Hard roader

The top-spec Grand Chero­kee is al­most ev­ery­thing a Jeep should be

Herald Sun - Motoring - - Off-road Test - NEIL DOWLING neil.dowling@cars­guide.com.au

THE lat­est Grand Chero­kee is im­pos­ing, at­trac­tively sculpted. It’s not quite per­fect but most peo­ple are will­ing to over­look mi­nor flaws.


Among Chryslers and Jeeps, qual­ity is im­prov­ing. It’s now up to aver­age. Where the car lets you down is in the su­per­fi­cial stuff— the coach­work, pre­dom­i­nantly— while the en­gi­neer­ing seems to be in­creas­ingly more durable.

At $65,000 it’s a good price for a very well fit­ted out 4 WD that’s made to go off the bi­tu­men. It’s roomy, tows well, has a heap of safety gear, is rel­a­tively eco­nom­i­cal to run— though it has no capped-price ser­vice pro­gram— and has a style that looks as good on top of a dune as along­side a down­town kerb.

The Over­land is the top-spec model but there may be bet­ter value in a mid-range diesel Limited at $60,000. If you stay with petrol, the V6 is $5000 cheaper and bet­ter value than the op­tional V8.

Be aware that there’s a new model com­ing, with up­grades in­clud­ing a more de­sir­able eight-speed au­to­matic trans­mis­sion.


It’s lovely to look at with a chunky body sculpted with neat cham­fers and big wheels stuck hard up at each cor­ner.

The cabin is equally at­trac­tive but falls down on closer in­spec­tion with aver­age dash panel fit and large, cheap-look­ing switchgear. Yes, it’s work­able, it hints at be­ing rugged but could be im­proved.

The foot-op­er­ated park brake is a Chrysler sta­ple and is hard to work in off-road con­di­tions. Beau­ti­ful per­fo­rated leather seats are com­fort­able, have heat­ing for front and back and cool­ing for the front. Elec­tric ad­just­ment— in­clud­ing the tilt/tele­scopic steer­ing wheel— makes it easy to find the per­fect driv­ing po­si­tion.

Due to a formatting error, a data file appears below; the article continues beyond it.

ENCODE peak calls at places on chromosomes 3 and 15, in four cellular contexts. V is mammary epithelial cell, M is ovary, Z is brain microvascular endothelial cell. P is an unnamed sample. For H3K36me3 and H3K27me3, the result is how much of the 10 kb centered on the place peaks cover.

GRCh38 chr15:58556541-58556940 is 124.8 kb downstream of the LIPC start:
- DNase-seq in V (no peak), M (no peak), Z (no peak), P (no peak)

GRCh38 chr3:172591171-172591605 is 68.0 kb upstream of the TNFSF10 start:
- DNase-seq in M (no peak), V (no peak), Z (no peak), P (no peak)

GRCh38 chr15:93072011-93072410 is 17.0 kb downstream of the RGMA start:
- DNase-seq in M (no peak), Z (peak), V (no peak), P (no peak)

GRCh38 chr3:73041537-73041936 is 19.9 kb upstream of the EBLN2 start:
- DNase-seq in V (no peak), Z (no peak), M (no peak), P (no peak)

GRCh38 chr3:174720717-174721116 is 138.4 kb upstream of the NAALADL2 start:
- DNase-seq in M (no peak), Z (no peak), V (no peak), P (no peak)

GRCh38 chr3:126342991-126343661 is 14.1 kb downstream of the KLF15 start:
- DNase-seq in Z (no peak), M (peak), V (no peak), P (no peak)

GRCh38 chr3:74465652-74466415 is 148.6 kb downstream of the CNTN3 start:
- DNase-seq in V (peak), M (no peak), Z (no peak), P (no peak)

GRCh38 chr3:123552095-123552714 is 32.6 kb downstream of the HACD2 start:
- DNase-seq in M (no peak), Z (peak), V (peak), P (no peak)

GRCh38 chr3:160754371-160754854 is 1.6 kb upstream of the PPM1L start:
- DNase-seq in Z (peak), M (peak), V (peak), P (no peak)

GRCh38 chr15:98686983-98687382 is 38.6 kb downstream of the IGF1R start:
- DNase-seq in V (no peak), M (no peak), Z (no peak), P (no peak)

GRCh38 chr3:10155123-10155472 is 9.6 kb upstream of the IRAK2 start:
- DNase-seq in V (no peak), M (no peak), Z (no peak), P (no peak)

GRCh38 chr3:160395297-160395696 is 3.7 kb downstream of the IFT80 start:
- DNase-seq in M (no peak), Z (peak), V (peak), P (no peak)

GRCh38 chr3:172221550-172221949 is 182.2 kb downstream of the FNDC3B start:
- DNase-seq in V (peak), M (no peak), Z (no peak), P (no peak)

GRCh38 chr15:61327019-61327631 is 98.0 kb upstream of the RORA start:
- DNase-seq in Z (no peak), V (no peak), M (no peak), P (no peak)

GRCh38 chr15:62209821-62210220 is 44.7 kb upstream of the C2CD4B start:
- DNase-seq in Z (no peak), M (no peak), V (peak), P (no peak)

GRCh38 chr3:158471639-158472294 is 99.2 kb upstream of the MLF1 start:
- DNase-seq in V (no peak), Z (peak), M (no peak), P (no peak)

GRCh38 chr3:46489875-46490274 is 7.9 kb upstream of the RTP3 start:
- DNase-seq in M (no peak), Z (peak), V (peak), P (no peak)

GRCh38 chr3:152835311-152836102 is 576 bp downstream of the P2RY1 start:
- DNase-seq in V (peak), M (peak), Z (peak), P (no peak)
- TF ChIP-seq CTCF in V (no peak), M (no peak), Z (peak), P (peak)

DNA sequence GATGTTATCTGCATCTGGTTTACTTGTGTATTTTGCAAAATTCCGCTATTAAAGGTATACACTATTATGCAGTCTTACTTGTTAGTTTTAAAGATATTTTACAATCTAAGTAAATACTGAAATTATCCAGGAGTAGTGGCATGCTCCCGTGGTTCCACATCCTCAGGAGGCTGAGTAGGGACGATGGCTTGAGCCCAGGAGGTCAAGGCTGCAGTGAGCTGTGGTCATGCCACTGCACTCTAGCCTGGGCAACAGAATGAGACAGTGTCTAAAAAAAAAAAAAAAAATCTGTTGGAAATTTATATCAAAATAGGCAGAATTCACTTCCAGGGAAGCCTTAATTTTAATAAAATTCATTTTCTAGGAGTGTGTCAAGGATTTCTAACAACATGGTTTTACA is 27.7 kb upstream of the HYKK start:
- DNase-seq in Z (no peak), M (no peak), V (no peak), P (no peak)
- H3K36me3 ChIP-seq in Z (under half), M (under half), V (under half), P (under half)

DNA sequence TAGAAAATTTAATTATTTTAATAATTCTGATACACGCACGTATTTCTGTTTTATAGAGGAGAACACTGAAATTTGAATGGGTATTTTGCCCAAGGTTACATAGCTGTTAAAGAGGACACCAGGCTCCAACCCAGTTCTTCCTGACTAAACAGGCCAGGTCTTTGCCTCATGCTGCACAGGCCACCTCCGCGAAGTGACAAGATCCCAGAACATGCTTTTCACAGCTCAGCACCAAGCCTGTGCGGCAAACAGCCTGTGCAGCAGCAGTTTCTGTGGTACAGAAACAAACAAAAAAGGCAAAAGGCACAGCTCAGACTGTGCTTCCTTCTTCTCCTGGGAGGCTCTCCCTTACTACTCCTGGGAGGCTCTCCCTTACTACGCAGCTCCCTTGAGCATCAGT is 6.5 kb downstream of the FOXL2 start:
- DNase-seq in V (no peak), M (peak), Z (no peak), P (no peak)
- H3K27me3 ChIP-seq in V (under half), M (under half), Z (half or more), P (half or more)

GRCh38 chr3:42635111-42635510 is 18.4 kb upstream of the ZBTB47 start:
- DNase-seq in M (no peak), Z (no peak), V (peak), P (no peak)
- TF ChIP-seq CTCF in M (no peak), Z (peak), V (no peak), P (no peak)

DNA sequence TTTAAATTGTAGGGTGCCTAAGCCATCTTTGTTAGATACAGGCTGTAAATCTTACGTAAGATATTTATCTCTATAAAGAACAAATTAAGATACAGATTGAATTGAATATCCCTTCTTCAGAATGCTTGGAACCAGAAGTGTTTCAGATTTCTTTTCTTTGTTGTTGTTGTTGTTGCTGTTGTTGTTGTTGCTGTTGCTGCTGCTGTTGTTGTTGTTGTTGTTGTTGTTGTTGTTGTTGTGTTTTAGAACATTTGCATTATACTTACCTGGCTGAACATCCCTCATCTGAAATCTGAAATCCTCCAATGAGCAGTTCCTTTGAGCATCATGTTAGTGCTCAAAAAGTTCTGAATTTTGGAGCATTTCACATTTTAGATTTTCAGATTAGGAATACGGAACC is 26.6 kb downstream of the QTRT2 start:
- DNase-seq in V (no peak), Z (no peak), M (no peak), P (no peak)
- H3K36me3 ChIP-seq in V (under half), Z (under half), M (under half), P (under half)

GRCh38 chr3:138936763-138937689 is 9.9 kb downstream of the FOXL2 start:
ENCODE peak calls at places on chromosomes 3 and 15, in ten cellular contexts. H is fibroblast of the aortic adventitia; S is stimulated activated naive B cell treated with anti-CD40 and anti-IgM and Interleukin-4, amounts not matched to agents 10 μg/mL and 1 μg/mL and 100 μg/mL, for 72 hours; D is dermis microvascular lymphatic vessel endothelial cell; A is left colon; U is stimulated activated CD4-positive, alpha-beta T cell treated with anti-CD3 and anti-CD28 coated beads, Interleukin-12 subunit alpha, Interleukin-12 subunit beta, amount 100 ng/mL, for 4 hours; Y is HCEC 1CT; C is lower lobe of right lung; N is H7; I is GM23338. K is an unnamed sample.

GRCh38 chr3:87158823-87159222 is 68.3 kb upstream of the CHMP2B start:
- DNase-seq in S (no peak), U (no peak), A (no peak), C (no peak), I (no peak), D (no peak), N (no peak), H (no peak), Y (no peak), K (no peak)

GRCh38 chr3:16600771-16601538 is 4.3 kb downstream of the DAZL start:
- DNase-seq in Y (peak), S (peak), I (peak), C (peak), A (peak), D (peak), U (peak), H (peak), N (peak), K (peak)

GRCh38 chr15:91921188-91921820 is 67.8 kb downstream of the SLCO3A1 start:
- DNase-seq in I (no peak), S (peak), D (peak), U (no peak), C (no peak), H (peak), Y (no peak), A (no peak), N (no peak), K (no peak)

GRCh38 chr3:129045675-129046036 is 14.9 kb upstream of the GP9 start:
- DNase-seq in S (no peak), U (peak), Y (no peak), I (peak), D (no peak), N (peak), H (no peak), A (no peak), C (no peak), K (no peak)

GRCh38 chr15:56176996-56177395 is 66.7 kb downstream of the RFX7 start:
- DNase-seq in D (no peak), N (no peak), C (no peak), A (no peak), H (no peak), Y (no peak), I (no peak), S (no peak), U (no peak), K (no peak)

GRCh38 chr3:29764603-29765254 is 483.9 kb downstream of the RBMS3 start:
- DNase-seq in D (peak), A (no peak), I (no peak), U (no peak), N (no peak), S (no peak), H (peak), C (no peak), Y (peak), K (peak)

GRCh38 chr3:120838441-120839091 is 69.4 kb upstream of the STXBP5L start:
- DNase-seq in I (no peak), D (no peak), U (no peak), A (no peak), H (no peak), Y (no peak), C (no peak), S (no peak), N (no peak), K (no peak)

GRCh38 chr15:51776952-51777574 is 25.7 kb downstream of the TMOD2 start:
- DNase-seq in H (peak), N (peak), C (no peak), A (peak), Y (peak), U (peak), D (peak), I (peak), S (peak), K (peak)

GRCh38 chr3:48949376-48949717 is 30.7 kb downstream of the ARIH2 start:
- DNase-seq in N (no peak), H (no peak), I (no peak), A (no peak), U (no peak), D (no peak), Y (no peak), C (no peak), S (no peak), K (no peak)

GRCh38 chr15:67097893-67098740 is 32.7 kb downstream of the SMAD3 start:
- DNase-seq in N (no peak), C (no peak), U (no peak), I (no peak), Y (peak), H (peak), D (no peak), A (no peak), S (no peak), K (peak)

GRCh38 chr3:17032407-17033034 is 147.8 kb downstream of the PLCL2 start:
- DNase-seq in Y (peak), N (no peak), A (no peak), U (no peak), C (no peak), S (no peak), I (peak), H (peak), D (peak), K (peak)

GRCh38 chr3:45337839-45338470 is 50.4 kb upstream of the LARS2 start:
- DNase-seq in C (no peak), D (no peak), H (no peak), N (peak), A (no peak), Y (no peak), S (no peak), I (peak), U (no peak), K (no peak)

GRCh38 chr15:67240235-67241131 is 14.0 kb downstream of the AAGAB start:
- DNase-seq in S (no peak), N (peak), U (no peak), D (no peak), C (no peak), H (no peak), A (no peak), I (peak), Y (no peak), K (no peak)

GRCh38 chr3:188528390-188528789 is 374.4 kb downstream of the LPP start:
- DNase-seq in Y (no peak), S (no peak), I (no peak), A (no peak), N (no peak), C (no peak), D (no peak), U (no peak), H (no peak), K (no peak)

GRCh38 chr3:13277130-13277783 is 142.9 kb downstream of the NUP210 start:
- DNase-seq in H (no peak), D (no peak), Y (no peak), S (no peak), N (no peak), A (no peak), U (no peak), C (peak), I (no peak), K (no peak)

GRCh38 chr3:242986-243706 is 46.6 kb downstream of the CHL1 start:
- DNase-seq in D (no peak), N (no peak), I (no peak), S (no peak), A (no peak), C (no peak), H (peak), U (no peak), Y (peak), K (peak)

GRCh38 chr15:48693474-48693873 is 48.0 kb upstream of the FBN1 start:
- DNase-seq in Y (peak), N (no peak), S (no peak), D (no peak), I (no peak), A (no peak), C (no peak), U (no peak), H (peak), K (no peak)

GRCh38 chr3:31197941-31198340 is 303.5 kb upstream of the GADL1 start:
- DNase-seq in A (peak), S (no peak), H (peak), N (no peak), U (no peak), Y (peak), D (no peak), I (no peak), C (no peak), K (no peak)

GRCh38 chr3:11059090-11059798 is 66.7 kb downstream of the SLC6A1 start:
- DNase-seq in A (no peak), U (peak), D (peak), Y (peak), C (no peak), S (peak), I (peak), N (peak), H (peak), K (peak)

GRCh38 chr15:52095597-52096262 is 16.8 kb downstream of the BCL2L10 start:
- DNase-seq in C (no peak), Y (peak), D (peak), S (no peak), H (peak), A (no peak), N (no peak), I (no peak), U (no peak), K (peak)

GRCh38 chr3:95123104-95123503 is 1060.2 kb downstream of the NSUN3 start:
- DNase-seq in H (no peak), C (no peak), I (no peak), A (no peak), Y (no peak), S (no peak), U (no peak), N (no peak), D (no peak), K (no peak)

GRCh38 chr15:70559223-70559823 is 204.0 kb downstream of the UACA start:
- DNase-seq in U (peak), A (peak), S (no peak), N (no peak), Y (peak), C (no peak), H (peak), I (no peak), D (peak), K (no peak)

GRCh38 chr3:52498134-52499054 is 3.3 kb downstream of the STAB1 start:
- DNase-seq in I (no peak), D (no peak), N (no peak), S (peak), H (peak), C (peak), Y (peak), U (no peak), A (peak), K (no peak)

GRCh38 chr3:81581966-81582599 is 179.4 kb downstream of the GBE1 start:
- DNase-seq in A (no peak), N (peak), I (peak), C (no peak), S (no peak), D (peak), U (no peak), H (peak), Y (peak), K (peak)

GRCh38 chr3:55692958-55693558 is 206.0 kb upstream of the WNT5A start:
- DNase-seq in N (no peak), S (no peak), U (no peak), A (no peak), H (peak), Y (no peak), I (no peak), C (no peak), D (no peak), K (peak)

The heated steer­ing wheel is cool, er, warm­ing. More electrics en­hance the tail­gate — sep­a­rate lift-up glass is handy— and the dual-pane sun­roof. The lib­eral space in the boot and the split-fold rear seats give it typ­i­cal SUV flex­i­bil­ity.

The Over­land is the most ex­pen­sive of the Grand Chero­kee line-up and brings as much lux­ury as a top-spec Chrysler 300 sedan.


Jeep finds an­other use for its 3.6-litre V6 (210kW/347Nm) and cre­ates a wagon with run­ning costs that won’t break the bank. The engine is pow­er­ful on pa­per but the Over­land’s weight curbs most of the en­thu­si­asm.

It’s mated to a five-speed auto turn­ing a two-speed trans­fer case with con­stant all­wheel drive. In this case it’s the up­mar­ket Quadra-Drive II trans­fer case with elec­tronic rear diff and a five-mode Se­lect-Ter­rain dial-up trac­tion pro­gram, much like Land Rover’s Ter­rain Re­sponse.

Elec­tron­i­cally con­trolled air sus­pen­sion changes ground clear­ance from 205mm to a mon­ster 270mm. The Over­land also has a stack of safety gear and a voice-ac­ti­vated me­dia cen­tre with touch screen, sat­nav, 40GB hard drive and 10 speak­ers.


The Over­land’s safety kit is among the most com­pre­hen­sive on the mar­ket — cer­tainly within its $65,000 bracket— but it rates only four stars in crash test­ing.

It has eight airbags, elec­tronic sta­bil­ity and trac­tion con­trol, all-wheel drive, full­size spare, roll mit­i­ga­tion, tyre pres­sure mon­i­tor­ing, blind-spot as­sist, ac­tive cruise con­trol with for­ward col­li­sion warn­ing, park sen­sors front and rear, re­verse cam­era, ac­ci­dent re­sponse (to shut off fuel and un­lock the doors) and rear cross-path de­tec­tion.

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